No Stone Unturned review – murky aftermath of Northern Ireland massacre

Alex Gibney’s dogged documentary on the murder of six Catholics during the Troubles will help the victims’ families but fails to expose the cover-up

Documentary-maker Alex Gibney has put some heat under a cold case from the Troubles in Northern Ireland, reopening the file on a brutal and still mysteriously unsolved sectarian-gangland slaying from 1994.

Three UVF gunmen massacred six innocent drinkers in a pub in Loughinisland, County Down – about 50 minutes’ drive from what may in a few years be the hard border with the Republic – as they watched Ireland play Italy in the World Cup. The victims had no connection with terrorism or activism, nor was any claimed; they were just Catholics, targeted in revenge for an earlier killing of UVF members by Republicans.

It was a time when grotesque murders such as these had become almost normalised, and to which the Westminster political establishment had become grimly resigned as part of a contained situation. They could live with it as long as the killings did not happen in Britain itself. (Phrases such as the “mainland” and the “province” made it sound like something in ancient Rome.) Yet the pure ugliness of this attack shocked everyone. The then Northern Ireland secretary Sir Patrick Mayhew came to the area and announced to TV reporters in his distinctive patrician tones that the perpetrators would soon be in jail. But years and decades went by, evidence became bafflingly lost, inquiries were inexplicably mired in delay and the killers were never caught. Why not?

Gibney is dogged and patient, exemplary in his thoroughness and his respect for survivors and relatives, and indeed for the journalists from the Republic and Northern Ireland who had come before him to this story. He eventually names the names that have never appeared in the various opaque and long-delayed official reports – and even gets video footage of a key culprit. He drills down into the telling details, of which there are many, particularly the circumstance of the World Cup itself.

Gibney hints that paranoid loyalists saw the Republic’s success in qualifying, and doing so well, as part of a new mood of appeasement that was in the air, a cessation of hostilities that looked set to be concluded on Republican terms. The language of violence, and fear of violence, was pervasive. One interviewee says that the tension was “always there – in the back of the head”. An interesting choice of words.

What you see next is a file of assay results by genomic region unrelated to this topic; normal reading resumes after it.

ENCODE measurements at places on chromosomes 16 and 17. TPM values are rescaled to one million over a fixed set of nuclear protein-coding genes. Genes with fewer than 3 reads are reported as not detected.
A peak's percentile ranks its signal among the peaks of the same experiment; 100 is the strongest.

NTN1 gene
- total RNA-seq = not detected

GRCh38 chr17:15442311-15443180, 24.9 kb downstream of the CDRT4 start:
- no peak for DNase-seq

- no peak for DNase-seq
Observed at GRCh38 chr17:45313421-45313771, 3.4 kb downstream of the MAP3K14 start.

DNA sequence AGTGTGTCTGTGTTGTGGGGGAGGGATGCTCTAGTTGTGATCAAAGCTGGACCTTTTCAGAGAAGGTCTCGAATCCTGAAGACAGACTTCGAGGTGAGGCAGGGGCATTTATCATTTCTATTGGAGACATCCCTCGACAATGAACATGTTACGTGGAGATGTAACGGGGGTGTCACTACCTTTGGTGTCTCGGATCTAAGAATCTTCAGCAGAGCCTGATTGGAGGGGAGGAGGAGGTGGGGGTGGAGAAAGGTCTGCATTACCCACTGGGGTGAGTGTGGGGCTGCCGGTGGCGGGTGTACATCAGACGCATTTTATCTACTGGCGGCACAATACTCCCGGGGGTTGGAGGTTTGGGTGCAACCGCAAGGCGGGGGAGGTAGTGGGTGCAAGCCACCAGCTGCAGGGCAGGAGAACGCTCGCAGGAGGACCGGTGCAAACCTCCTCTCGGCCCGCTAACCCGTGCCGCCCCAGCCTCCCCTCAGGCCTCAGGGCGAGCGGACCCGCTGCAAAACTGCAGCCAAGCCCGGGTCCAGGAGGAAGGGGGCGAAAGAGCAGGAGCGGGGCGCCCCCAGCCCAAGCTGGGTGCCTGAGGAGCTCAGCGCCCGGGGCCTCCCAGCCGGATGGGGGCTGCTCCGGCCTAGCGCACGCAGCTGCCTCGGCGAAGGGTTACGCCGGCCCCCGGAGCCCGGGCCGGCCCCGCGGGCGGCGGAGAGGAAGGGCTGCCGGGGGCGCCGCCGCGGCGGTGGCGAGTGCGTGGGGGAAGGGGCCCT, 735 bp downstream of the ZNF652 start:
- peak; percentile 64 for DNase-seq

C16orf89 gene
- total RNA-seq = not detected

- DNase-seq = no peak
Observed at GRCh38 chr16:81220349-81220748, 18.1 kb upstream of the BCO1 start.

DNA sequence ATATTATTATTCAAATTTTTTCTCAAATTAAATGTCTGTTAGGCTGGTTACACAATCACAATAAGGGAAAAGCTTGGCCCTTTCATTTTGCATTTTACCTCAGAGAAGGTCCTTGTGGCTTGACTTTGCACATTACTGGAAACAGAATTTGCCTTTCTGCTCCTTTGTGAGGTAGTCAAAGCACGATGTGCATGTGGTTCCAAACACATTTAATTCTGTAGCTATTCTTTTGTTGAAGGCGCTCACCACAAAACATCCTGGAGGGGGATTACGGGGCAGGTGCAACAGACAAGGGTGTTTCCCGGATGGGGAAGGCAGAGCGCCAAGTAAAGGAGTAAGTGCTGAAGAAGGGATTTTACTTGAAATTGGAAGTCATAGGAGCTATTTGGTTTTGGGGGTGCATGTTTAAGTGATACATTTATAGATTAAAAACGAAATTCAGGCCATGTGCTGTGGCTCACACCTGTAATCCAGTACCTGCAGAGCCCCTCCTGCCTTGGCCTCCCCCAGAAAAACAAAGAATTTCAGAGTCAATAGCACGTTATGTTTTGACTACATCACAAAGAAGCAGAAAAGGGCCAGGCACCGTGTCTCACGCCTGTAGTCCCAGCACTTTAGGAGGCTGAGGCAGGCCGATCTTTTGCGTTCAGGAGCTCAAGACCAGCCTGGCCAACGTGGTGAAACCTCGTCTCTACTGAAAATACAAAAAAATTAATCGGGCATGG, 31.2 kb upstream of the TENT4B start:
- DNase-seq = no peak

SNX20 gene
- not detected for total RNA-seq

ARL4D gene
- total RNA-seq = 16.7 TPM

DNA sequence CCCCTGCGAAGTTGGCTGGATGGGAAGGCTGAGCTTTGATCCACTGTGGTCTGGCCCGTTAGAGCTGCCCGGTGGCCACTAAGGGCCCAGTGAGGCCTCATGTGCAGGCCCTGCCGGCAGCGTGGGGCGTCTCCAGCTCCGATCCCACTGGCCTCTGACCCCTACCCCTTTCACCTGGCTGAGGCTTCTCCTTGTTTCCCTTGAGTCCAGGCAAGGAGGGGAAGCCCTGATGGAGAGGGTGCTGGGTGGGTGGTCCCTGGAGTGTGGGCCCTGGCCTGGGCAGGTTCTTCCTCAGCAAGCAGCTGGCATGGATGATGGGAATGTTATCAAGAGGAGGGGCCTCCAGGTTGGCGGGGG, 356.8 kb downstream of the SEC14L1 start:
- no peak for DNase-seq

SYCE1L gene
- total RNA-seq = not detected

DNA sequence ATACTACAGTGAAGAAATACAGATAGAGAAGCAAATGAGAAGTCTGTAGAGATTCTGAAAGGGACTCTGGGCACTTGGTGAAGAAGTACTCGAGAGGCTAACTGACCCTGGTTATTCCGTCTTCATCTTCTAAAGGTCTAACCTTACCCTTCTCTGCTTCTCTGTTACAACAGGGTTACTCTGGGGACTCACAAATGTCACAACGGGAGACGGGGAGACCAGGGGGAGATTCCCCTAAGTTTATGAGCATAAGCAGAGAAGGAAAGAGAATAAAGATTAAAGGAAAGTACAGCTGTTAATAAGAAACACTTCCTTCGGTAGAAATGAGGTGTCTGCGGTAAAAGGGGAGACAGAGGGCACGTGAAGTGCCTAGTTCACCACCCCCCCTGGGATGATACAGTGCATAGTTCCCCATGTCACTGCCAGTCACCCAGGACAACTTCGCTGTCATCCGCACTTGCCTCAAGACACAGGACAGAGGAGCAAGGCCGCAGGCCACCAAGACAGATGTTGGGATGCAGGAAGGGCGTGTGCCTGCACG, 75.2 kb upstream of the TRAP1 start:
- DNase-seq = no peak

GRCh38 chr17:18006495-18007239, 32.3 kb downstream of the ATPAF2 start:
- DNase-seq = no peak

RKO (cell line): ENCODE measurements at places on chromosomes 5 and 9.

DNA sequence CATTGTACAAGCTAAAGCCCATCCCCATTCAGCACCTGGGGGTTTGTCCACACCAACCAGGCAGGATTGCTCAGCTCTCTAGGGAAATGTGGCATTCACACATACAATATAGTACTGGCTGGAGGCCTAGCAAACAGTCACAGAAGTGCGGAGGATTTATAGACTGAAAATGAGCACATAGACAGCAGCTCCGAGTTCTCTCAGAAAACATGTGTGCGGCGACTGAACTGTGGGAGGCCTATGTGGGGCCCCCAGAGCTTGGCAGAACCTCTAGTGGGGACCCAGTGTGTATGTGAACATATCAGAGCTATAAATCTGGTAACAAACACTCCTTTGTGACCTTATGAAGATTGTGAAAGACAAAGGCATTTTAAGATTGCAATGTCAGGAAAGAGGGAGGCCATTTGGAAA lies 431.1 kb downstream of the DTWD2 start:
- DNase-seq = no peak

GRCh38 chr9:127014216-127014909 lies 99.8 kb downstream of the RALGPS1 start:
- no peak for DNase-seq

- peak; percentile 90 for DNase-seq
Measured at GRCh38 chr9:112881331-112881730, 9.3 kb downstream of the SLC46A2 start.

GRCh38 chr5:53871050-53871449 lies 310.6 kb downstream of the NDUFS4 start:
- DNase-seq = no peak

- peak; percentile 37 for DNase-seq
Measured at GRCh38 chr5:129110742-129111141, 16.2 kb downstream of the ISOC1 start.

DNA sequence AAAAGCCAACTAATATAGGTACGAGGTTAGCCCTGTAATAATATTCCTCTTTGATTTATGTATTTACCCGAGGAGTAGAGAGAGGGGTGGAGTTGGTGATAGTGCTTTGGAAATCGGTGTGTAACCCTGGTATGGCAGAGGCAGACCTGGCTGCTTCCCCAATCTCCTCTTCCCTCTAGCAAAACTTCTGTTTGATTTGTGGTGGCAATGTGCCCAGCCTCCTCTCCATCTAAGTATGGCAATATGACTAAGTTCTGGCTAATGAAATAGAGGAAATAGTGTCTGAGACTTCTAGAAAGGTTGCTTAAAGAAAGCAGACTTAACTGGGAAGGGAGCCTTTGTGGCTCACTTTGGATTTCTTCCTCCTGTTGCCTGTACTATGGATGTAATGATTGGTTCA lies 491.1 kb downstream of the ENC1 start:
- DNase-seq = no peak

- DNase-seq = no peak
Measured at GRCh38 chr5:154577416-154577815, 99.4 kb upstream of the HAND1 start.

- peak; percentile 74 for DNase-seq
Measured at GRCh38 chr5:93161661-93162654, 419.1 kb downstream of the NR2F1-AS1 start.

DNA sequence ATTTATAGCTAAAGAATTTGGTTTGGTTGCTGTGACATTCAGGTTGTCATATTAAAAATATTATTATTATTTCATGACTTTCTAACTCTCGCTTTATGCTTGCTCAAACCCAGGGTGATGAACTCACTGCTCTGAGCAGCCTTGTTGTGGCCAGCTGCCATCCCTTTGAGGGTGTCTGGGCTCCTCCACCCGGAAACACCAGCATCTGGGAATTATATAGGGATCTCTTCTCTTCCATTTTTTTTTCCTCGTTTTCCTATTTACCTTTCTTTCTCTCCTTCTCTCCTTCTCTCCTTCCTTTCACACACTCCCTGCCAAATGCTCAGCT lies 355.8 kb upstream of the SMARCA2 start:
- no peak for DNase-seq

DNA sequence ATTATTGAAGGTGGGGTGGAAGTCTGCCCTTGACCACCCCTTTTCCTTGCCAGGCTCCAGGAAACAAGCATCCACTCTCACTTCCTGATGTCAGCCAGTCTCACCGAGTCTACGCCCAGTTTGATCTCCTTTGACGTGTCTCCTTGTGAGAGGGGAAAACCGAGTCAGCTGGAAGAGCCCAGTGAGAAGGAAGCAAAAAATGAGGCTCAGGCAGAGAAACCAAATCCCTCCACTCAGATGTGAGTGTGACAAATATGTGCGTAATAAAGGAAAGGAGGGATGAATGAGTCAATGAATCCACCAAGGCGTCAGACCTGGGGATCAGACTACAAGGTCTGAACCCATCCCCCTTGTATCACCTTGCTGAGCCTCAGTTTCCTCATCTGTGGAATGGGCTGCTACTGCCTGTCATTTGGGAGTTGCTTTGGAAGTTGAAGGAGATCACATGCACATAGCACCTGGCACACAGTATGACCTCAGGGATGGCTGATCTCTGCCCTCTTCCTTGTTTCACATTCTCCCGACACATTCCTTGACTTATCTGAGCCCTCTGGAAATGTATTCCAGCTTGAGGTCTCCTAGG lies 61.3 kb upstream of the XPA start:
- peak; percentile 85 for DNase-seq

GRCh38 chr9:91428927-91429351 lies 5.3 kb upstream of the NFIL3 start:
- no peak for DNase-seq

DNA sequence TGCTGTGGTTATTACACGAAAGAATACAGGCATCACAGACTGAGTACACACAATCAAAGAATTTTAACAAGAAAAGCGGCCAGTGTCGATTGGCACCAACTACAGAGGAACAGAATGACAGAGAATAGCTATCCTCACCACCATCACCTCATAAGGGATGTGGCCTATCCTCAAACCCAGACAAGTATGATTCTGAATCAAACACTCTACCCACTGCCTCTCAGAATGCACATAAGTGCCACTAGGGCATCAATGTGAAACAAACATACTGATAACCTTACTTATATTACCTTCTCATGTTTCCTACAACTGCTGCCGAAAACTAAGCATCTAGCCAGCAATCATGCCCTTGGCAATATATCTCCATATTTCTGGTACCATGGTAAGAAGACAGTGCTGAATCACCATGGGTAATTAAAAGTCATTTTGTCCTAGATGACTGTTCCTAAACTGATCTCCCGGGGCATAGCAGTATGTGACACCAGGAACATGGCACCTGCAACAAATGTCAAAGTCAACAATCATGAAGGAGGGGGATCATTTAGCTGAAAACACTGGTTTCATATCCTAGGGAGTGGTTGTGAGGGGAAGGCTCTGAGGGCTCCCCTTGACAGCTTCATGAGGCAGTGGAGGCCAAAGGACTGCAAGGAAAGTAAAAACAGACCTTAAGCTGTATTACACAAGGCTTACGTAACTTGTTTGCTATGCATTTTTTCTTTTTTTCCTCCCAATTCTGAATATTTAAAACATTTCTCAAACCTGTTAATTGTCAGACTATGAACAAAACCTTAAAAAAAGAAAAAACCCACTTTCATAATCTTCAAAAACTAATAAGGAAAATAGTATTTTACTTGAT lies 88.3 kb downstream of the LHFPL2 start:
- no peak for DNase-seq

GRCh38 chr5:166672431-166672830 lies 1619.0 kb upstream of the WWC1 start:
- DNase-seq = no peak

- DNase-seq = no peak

And yet for all his commitment and drive, Gibney shows us the trees but not the wood, and never quite nails the cover-up itself. It boiled down to the murky world of collusion – a secret connection between the authorities and the UVF. But what exactly did collusion mean in this context? The most cynical interpretation was simply that the security services would quietly supply intelligence and weaponry to the loyalist gunmen and get them to take out IRA men who couldn’t be prosecuted through normal means. The second interpretation (though this blurs with the first) is that the security services were running informants, or “touts”, within the UVF. This was indeed the case here. So the Loughinisland killers couldn’t be prosecuted without exposing the whole rotten, illegal setup. And yet there were many touts in other cases where prosecutions had been brought.

But there is a third, even more complicated explanation: that Loughinisland was allowed to slide in order to facilitate the peace process itself, then getting precariously underway. Could it be true that to keep the loyalists on side, everyone would just have to swallow hard and accept that these loathsome killers would remain unpunished, in the larger cause of peace? The question that Gibney doesn’t really address is: was the cover-up justified?

It’s a startling possibility. But where are the interviews with the political high-rollers? There is a brief word from Tom King, Northern Ireland secretary from a little before this period. Mayhew died in 2016, but John Major, then prime minister and overall head of the security services at the time is still alive. So is Sir Colin McColl, head of SIS from 1989 to 1994, and Sir David Spedding, head of SIS from 1994 to 1999. All these people would surely have known the truth about Loughinisland. Did Gibney approach them?

Well, they would almost certainly have exactly the same attitude as almost everyone on camera here: a wary inclination to let sleeping dogs lie. But the victims’ families don’t feel this. They need closure. And that is what Gibney has gone a long way to bringing them.

Contributor

Peter Bradshaw

The GuardianTramp

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